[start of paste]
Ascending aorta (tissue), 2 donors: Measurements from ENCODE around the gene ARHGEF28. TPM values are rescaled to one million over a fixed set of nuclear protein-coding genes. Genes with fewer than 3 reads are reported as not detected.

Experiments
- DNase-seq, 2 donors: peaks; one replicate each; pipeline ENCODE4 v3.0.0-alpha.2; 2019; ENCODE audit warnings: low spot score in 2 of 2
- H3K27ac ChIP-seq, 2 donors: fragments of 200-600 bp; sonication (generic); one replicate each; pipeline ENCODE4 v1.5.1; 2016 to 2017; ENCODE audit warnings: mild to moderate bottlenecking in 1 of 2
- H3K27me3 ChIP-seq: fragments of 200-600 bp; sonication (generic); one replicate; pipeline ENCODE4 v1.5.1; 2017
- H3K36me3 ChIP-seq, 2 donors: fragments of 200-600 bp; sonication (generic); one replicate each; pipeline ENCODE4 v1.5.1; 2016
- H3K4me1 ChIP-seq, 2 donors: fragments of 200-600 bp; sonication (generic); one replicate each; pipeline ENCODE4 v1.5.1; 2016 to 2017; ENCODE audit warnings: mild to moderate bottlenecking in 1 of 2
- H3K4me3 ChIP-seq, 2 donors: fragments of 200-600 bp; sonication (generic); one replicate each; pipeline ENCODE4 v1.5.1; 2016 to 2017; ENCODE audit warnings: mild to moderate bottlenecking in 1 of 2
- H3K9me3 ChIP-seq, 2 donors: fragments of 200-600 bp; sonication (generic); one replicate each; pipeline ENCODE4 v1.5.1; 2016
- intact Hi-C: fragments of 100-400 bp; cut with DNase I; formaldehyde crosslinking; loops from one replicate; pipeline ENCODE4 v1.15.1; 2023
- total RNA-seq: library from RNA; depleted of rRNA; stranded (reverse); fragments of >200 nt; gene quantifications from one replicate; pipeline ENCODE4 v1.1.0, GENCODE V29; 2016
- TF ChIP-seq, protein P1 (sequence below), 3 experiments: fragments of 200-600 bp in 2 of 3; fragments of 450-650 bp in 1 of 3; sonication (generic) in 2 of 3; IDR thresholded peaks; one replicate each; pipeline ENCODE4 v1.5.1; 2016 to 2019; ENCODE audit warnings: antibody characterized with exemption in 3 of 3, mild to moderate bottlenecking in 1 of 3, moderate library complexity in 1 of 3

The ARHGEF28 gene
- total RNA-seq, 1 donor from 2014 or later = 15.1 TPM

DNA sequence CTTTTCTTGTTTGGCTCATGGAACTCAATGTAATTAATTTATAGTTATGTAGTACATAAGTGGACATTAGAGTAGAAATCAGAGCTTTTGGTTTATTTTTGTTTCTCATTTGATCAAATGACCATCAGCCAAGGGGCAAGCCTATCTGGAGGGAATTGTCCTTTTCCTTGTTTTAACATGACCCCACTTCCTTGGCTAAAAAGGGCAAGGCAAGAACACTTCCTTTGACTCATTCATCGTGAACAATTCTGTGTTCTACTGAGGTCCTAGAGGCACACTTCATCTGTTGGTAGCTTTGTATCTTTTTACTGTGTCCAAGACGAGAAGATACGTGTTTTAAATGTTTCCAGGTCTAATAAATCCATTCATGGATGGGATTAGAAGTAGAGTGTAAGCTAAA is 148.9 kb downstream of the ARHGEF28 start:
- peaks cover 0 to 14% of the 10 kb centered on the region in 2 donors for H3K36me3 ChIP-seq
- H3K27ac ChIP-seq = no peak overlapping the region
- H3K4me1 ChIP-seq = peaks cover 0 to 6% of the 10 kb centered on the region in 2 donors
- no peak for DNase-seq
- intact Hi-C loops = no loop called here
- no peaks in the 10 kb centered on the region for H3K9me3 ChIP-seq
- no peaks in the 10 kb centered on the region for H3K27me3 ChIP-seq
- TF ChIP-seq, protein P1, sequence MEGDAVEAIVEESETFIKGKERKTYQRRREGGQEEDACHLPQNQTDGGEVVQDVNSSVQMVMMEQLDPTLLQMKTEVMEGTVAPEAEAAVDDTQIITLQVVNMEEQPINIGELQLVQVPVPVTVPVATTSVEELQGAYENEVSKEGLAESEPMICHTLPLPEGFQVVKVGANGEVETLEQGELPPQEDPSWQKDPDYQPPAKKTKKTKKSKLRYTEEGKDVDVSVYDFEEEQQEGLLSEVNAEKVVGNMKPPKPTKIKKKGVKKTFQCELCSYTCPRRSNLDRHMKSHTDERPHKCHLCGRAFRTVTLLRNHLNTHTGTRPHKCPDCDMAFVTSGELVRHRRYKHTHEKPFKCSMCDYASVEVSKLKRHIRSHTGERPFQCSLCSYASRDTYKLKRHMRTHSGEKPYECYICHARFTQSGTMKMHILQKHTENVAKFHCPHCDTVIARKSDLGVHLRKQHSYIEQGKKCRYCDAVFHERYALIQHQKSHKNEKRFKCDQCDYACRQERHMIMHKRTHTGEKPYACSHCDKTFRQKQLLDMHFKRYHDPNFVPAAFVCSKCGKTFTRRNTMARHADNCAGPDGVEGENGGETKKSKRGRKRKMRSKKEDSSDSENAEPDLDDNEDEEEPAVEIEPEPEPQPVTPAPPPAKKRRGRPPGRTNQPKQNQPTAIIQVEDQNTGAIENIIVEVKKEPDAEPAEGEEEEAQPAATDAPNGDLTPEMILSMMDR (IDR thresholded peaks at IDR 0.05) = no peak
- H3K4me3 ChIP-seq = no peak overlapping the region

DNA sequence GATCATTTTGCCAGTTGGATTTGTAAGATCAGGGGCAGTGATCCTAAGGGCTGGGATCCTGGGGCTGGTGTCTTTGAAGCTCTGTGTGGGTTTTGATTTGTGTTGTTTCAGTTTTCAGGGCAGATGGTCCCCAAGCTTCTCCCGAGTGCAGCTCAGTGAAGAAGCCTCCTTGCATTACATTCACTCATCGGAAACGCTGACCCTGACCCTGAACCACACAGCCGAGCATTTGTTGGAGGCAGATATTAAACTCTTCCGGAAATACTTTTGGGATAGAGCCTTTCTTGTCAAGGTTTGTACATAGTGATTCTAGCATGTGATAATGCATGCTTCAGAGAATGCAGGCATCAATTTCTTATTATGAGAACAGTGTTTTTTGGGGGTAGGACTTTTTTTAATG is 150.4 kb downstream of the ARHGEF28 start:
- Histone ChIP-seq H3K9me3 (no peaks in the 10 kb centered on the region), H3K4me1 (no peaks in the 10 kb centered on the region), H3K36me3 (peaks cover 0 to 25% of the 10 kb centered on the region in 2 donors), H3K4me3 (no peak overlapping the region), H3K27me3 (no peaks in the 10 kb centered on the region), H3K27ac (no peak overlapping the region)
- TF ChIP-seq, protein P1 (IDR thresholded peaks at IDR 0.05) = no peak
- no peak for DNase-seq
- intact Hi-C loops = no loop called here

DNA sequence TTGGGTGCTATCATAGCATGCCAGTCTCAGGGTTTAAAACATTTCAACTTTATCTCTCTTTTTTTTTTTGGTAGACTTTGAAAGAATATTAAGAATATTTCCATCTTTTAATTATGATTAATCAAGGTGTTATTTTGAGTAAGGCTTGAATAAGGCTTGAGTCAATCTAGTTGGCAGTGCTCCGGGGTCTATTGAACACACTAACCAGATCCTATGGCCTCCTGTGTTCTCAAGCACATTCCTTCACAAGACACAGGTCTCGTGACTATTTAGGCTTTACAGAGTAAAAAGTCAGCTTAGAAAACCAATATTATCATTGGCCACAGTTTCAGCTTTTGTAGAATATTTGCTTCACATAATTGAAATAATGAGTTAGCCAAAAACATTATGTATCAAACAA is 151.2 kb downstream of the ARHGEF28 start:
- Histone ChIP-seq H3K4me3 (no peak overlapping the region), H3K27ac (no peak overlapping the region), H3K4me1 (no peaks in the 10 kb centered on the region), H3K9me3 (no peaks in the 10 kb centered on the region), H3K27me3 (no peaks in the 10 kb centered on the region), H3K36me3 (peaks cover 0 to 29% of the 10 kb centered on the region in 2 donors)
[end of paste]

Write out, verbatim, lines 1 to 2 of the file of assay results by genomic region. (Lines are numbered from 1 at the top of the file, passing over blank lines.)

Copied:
Ascending aorta (tissue), 2 donors: Measurements from ENCODE around the gene ARHGEF28. TPM values are rescaled to one million over a fixed set of nuclear protein-coding genes. Genes with fewer than 3 reads are reported as not detected.

Experiments